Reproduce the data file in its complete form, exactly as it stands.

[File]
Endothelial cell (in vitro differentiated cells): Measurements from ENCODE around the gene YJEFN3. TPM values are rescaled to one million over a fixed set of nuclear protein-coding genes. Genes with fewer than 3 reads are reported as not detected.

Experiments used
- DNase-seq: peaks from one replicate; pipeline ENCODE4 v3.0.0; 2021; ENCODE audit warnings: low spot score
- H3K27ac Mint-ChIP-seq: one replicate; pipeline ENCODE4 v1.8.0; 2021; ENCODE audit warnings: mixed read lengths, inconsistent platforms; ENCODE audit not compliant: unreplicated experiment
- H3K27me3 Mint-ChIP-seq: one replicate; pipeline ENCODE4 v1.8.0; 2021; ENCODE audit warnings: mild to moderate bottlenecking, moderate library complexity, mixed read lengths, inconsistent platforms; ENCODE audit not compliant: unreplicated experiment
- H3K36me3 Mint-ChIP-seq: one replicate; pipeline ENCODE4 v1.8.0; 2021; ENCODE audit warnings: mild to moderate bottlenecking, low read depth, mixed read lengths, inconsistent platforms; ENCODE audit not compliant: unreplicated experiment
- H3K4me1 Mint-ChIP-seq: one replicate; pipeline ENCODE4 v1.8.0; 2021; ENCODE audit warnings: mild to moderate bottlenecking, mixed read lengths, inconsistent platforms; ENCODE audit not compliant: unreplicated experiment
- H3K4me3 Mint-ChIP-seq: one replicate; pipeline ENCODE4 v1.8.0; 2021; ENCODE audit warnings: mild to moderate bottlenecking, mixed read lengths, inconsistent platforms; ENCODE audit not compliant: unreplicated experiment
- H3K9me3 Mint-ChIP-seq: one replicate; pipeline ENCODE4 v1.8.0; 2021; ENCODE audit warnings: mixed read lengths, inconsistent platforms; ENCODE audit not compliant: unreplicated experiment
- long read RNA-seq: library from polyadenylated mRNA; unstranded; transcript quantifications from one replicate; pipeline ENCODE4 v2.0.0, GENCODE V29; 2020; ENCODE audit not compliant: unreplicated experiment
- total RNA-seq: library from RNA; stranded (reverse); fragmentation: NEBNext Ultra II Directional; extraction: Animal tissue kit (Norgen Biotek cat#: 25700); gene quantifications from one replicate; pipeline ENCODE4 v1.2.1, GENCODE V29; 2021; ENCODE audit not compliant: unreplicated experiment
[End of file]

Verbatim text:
Endothelial cell (in vitro differentiated cells): Measurements from ENCODE around the gene YJEFN3. TPM values are rescaled to one million over a fixed set of nuclear protein-coding genes. Genes with fewer than 3 reads are reported as not detected.

Experiments used
- DNase-seq: peaks from one replicate; pipeline ENCODE4 v3.0.0; 2021; ENCODE audit warnings: low spot score
- H3K27ac Mint-ChIP-seq: one replicate; pipeline ENCODE4 v1.8.0; 2021; ENCODE audit warnings: mixed read lengths, inconsistent platforms; ENCODE audit not compliant: unreplicated experiment
- H3K27me3 Mint-ChIP-seq: one replicate; pipeline ENCODE4 v1.8.0; 2021; ENCODE audit warnings: mild to moderate bottlenecking, moderate library complexity, mixed read lengths, inconsistent platforms; ENCODE audit not compliant: unreplicated experiment
- H3K36me3 Mint-ChIP-seq: one replicate; pipeline ENCODE4 v1.8.0; 2021; ENCODE audit warnings: mild to moderate bottlenecking, low read depth, mixed read lengths, inconsistent platforms; ENCODE audit not compliant: unreplicated experiment
- H3K4me1 Mint-ChIP-seq: one replicate; pipeline ENCODE4 v1.8.0; 2021; ENCODE audit warnings: mild to moderate bottlenecking, mixed read lengths, inconsistent platforms; ENCODE audit not compliant: unreplicated experiment
- H3K4me3 Mint-ChIP-seq: one replicate; pipeline ENCODE4 v1.8.0; 2021; ENCODE audit warnings: mild to moderate bottlenecking, mixed read lengths, inconsistent platforms; ENCODE audit not compliant: unreplicated experiment
- H3K9me3 Mint-ChIP-seq: one replicate; pipeline ENCODE4 v1.8.0; 2021; ENCODE audit warnings: mixed read lengths, inconsistent platforms; ENCODE audit not compliant: unreplicated experiment
- long read RNA-seq: library from polyadenylated mRNA; unstranded; transcript quantifications from one replicate; pipeline ENCODE4 v2.0.0, GENCODE V29; 2020; ENCODE audit not compliant: unreplicated experiment
- total RNA-seq: library from RNA; stranded (reverse); fragmentation: NEBNext Ultra II Directional; extraction: Animal tissue kit (Norgen Biotek cat#: 25700); gene quantifications from one replicate; pipeline ENCODE4 v1.2.1, GENCODE V29; 2021; ENCODE audit not compliant: unreplicated experiment